At 29 weeks gestation I received the worst news ever (or so I thought – but more on that later.) My baby had Critical Aortic Stenosis, a tightening in the aortic valve that had completely shut down her left ventricle, causing Hypoplastic Left Heart Syndrome.
She was born on October 5, 2011, and the next day she had a balloon valvuloplasty to open up her aortic valve. We thought it was successful, but on October 13th everything changed overnight and we were told she needed immediate open heart surgery. At 9 days old she had the Norwood – the first of three staged surgeries for HLHS. It was a 6-hour surgery, but she did well through it. She had some major complications afterward and spent 6 weeks in the cardiac ICU before being transferred to the children’s surgical unit.
One of the complications, NEC (necrotizing enterocolitis), is a stomach infection, which, in her case, was caused by poor profusion to her gut. I have since learned that it is fairly common in heart babies to get it once. Each time it occurs, it takes 2 weeks in the hospital to treat it. Shiloh got it 6 times before January. It was brutal. Just when we were about to take her home, I’d dance in with a car seat and I would be told she had NEC again. It was quite the rollercoaster to say the least.
On January 14th she had her second repair, the Glenn, earlier than expected. It was decided that it was the only hope to stop the NEC. We dealt with plural effusions for 3 more months after the Glenn and finally took our baby home at the end of March 2012. We had one more stay in May for 2 weeks, totaling our hospital stay at 6 ½ months in Shiloh’s first year of life.
We have not been admitted since. She had a feeding tube for 9 ½ months and with diligent work between a therapist and me, she hasn’t had one since. She only needs oxygen now when she gets sick.
She crawls and cruises the furniture, has about 10 words she says, and claps her hands to “Patty Cake.” She is full of sunshine – the happiest baby I have ever seen. She lights up my world. Her big sister loves her, and my heart leaps to see them play together.
Through this journey I have had the joy of meeting hundreds of other heart moms. Wonderful women who also care for the miracles in their lives, as well as the angel moms who have had to say goodbye a little early. I have been able to help new heart moms on their journey. I have witnessed miracles, I have seen my baby’s left ventricle pump on an echo – something that many doctors never thought would happen.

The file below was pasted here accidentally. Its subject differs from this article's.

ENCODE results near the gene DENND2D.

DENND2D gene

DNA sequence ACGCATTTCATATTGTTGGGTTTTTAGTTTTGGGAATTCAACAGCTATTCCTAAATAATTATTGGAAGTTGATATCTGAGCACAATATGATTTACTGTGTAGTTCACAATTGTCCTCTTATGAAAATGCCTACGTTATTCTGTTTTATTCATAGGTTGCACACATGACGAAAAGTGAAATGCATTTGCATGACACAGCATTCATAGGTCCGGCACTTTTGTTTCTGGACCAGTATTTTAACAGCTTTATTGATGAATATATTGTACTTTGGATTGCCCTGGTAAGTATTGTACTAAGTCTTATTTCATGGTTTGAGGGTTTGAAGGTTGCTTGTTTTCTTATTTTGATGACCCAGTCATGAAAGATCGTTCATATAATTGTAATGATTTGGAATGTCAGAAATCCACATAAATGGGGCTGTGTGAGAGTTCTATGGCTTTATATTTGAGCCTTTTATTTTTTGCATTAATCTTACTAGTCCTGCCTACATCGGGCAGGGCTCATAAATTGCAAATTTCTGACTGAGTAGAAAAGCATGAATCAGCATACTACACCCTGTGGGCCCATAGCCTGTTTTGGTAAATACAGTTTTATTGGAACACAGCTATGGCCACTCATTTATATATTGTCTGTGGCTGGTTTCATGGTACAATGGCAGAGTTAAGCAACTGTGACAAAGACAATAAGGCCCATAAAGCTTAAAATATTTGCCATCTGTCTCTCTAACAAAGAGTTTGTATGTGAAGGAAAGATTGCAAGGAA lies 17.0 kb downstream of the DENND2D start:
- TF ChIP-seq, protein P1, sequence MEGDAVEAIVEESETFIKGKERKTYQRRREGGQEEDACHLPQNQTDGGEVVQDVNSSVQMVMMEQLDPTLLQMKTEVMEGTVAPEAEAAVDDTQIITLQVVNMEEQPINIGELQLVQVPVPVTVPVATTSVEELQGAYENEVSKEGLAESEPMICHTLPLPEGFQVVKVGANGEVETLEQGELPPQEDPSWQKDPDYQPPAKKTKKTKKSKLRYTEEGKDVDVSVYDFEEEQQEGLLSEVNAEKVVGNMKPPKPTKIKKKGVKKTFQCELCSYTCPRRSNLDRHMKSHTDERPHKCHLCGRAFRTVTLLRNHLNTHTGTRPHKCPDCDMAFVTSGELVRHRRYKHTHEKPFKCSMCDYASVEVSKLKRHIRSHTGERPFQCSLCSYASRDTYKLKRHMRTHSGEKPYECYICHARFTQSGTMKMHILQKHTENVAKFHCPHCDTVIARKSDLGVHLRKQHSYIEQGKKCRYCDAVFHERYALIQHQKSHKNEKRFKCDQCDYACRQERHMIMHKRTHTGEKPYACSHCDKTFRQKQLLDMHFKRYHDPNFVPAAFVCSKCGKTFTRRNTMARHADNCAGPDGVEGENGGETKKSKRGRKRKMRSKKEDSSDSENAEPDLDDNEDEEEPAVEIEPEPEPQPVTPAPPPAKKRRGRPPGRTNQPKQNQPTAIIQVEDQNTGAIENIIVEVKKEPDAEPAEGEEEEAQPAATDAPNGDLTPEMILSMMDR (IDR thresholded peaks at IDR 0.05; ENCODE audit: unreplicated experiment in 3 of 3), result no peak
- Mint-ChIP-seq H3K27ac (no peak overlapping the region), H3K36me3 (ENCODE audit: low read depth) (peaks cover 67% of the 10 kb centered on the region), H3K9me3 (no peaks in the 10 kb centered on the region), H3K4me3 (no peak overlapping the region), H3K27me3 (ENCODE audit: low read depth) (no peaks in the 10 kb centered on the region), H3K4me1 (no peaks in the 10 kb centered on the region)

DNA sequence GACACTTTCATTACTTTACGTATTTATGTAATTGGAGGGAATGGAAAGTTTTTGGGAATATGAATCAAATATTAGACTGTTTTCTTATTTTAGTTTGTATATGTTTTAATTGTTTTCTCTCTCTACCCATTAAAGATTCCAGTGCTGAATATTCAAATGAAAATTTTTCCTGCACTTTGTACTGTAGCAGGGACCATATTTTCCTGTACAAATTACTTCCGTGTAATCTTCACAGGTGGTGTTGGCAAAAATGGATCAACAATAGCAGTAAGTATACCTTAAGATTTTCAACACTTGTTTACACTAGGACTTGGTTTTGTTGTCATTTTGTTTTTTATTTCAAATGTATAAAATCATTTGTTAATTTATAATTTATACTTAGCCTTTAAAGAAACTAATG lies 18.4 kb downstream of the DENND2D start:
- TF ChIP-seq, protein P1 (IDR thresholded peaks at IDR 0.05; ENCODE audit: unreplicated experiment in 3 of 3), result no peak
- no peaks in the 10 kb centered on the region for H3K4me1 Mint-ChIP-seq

I am lucky. We are so lucky to be a heart family. I don’t know where this journey will take us, but I am looking forward to every step along the way, even the ones that bring tears. Because the “worst news ever” has become my greatest joy in life.
I am a Heart Mom
And if you want a mental image for how I felt about this
Then picture a 3 year old tantrum
(a bad one)
Complete with stamping of feet and the ugly cry.
I just wanted a normal baby
With no tubes
And no oxygen
And no surgeries
And no beeping machines
I wanted to take my baby home in 2 days
And dress her
And lug her around to department stores in her car seat
I wanted to use her car seat.
But instead, here we are
Stuck in a hospital room
Most are afraid to visit – it is awkward and sad.
And then in parade the Heart Moms
Strangers with babies like mine
Even babies who have finished their battle and are in Heaven
You can see it in their eyes -
And they bring chocolate
And Tears and Laughter
But mainly they bring empathy.
And so they hold my hand and lift me up
When I cannot stand
And together we walk this journey.
I am a Heart Mom
I know things one just should not know
I know what it’s like to hear the words Palliative Care
and Heart Failure
I know that it takes 3 days for my baby’s hunger pains
to go away
I know what Necrotizing Enterocolitis is and other
fun medical terms
I know that it is 29 centimeters from her nostril
to the top of her stomach
I know how to put a tube that long
down my baby’s nose, and miss her lung
I know that chest tube juice is impossible to get out
of baby clothes
I know the cry of another Heart Mom losing her child
I know what a running group of doctors means
I know what it’s like to watch a machine
that has your baby’s future written all over it
I know what it’s like to wake in panic at beeping alarms
I know what it’s like to feel like your baby
belongs to the hospital.
But I also know what it’s like
to leap with joy at my baby drinking half a teaspoon
to come out of a 6 hour surgery with good news
to defy the odds
to lift up another Heart Mom in tears
to be surrounded by Warrior Moms
to release a balloon in memory of an Angel
to survive a war
to be in the presence of a Miracle.
So today I am a Heart Mom
And I wouldn’t want to be anything else.
Story Lines is a feature on Play Ground telling personal stories and experiences – written by the individual. If you would like to share your hospital experience on this blog, please contact us.